Duty to Protect

The first element, the duty to protect, is clearly part of a teacher’s responsibilities. Teachers have a duty to anticipate foreseeable dangers and take necessary precautions to protect students in their care (McCarthy & Cambron-McCabe, 1992). Specifically, teacher duties include: adequate supervision, maintenance of equipment and facilities, and heightened supervision of high-risk activities. In the majority of negligence cases against teachers, the duty to protect is easily proven (Fischer et al., 1994 ). Clearly this duty applies to activities during the school day, however, courts have also held that this duty may extend beyond regular school hours and away from school grounds (e.g., after school activities, summer activities, field trips, bus rides).


Failing to Exercise a Reasonable Standard of Care

The second element that must be proven in cases of negligence occurs when teachers fail to exercise a reasonable standard of care in their duties to students. If a teacher fails to exercise reasonable care to protect students from injury, then the teacher is negligent. Courts, in negligence cases, will gauge a teacher’s conduct on how a "reasonable" teacher in a similar situation would have acted. The degree of care exercised by a "reasonable" teacher is determined by factors such as: (a) the training and experience of the teacher in charge, (b) the student’s age, (c) the environment in which the injury occurred, (d) the type of instructional activity, (e) the presence or absence of the supervising teacher, and (f) a student’s disability, if one exists (Mawdsley, 1993; McCarthy & Cambron-McCabe, 1992). For example, a primary grade student will require closer supervision than a secondary student; a physical education class in a gymnasium or a industrial arts class in a school woodshop will require closer supervision than a reading class in the school library; and a student with a mental or behavioral disability will require closer supervision that a student with average intelligence.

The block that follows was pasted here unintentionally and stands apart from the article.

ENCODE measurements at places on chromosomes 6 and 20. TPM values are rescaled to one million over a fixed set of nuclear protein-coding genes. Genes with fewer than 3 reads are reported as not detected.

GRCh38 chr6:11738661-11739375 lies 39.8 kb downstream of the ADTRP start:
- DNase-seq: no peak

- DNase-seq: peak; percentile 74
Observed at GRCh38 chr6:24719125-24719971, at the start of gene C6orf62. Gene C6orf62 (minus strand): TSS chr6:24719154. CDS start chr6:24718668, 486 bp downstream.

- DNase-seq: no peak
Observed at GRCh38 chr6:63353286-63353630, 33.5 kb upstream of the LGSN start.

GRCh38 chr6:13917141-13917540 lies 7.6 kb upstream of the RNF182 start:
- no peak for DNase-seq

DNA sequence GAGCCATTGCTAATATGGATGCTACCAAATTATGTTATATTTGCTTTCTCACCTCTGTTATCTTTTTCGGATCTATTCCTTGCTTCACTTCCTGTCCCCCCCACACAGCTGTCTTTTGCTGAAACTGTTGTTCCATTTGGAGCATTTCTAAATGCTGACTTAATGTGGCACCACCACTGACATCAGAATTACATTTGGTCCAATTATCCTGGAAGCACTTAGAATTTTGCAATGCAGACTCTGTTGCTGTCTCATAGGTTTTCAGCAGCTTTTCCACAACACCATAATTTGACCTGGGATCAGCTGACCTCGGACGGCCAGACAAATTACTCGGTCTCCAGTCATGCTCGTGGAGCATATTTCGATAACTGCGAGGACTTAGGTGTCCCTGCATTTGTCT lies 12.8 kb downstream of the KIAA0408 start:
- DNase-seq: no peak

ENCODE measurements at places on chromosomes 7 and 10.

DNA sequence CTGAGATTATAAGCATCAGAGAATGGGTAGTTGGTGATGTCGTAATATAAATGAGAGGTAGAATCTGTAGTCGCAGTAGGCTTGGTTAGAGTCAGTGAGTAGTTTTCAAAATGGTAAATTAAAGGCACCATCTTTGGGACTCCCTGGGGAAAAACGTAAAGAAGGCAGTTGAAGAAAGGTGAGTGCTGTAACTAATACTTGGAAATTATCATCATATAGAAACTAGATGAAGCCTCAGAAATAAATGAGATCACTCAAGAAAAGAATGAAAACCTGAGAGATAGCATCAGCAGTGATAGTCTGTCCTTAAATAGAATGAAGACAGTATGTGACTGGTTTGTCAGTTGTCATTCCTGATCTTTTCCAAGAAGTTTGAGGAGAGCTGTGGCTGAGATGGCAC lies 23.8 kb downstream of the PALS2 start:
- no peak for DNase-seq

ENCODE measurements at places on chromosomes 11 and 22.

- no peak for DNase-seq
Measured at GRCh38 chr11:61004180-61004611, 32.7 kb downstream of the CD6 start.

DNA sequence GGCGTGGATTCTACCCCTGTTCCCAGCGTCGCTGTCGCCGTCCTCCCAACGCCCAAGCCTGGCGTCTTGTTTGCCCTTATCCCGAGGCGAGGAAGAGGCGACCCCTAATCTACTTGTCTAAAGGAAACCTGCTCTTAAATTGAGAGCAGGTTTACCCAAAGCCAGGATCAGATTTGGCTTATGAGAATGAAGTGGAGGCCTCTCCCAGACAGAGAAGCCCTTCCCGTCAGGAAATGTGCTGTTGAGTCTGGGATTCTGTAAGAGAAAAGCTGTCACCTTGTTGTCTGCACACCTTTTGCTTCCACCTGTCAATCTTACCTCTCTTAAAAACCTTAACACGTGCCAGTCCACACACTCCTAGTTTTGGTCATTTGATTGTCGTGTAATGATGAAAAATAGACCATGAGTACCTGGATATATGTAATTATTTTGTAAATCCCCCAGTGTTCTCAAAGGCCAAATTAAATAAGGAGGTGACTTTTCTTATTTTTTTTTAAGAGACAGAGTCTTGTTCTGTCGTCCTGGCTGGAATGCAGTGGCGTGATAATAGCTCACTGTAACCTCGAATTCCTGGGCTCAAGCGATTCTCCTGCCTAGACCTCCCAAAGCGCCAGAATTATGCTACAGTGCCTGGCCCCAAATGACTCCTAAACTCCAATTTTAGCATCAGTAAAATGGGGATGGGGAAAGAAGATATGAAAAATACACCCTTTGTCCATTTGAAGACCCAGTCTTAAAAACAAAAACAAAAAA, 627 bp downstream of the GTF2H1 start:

A number of cases have held that the student’s IEP, disability, and unique needs are all relevant factors in determining the level of supervision that is reasonable (Daggett, 1995). Additionally, school officials may be liable for damage claims resulting from a failure to supervise a student with disabilities when that student injures another student.


Proximate Cause

The third element that must be proven in a negligence case is whether there was a connection between the breach of duty by the teacher and the student’s injury; that is, the teacher failed to exercise a reasonable standard of care (element two) and this breach of duty resulted in the subsequent injury to the student (element four). This element, referred to as proximate cause, often hinges on the concept of foreseeability. That is, was the student’s injury something that could have been anticipated by a teacher? If the injury could have been foreseen and prevented by a teacher if a reasonable standard of care had been exercised, a logical connection and, therefore, negligence may exist. To answer questions regarding proximate cause, courts will attempt to ascertain "was the injury a natural and probable cause of the wrongful act (i.e., failure to supervise), and ought to have been foreseen in light of the attendant circumstances?" (Scott v. Greenville, 1965). Negligence claims will not be successful if the accident could not have been prevented through the exercise of reasonable care.


Actual Injury

The final element that must be proven in negligence cases is that there was an actual physical or mental injury. Moreover, although the injury does not have to be physical, it must be real as opposed to imaginary (Mawdsley, 1993). Even in instances where there is negligence, damage suits will not be successful unless there is provable injury.


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